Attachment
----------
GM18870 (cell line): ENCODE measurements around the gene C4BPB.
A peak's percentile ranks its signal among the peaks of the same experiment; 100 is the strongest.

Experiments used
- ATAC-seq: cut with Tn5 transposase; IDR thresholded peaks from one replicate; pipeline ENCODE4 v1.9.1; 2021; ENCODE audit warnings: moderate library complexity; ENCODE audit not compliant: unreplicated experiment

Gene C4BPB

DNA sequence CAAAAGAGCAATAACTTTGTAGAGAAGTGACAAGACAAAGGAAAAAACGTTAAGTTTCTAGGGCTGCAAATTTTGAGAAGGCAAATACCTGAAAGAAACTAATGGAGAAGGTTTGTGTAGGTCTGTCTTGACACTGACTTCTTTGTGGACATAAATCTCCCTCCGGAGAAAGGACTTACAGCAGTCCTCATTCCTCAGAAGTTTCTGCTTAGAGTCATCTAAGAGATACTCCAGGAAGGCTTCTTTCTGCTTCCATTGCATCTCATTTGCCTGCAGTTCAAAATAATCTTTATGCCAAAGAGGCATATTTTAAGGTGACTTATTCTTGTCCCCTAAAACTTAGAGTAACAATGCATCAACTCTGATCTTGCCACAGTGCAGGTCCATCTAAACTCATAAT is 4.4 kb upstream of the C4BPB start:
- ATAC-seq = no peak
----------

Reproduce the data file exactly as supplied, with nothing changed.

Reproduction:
GM18870 (cell line): ENCODE measurements around the gene C4BPB.
A peak's percentile ranks its signal among the peaks of the same experiment; 100 is the strongest.

Experiments used
- ATAC-seq: cut with Tn5 transposase; IDR thresholded peaks from one replicate; pipeline ENCODE4 v1.9.1; 2021; ENCODE audit warnings: moderate library complexity; ENCODE audit not compliant: unreplicated experiment

Gene C4BPB

DNA sequence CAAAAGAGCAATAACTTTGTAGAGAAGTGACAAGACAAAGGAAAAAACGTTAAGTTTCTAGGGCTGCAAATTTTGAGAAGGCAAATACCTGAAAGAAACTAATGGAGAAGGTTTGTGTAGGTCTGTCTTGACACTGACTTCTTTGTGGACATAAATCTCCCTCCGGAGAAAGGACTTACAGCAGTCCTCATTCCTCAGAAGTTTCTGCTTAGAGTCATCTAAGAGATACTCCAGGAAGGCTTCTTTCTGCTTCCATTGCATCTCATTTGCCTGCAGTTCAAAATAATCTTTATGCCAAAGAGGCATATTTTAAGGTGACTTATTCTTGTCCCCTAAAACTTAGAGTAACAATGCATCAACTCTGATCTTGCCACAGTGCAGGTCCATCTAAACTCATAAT is 4.4 kb upstream of the C4BPB start:
- ATAC-seq = no peak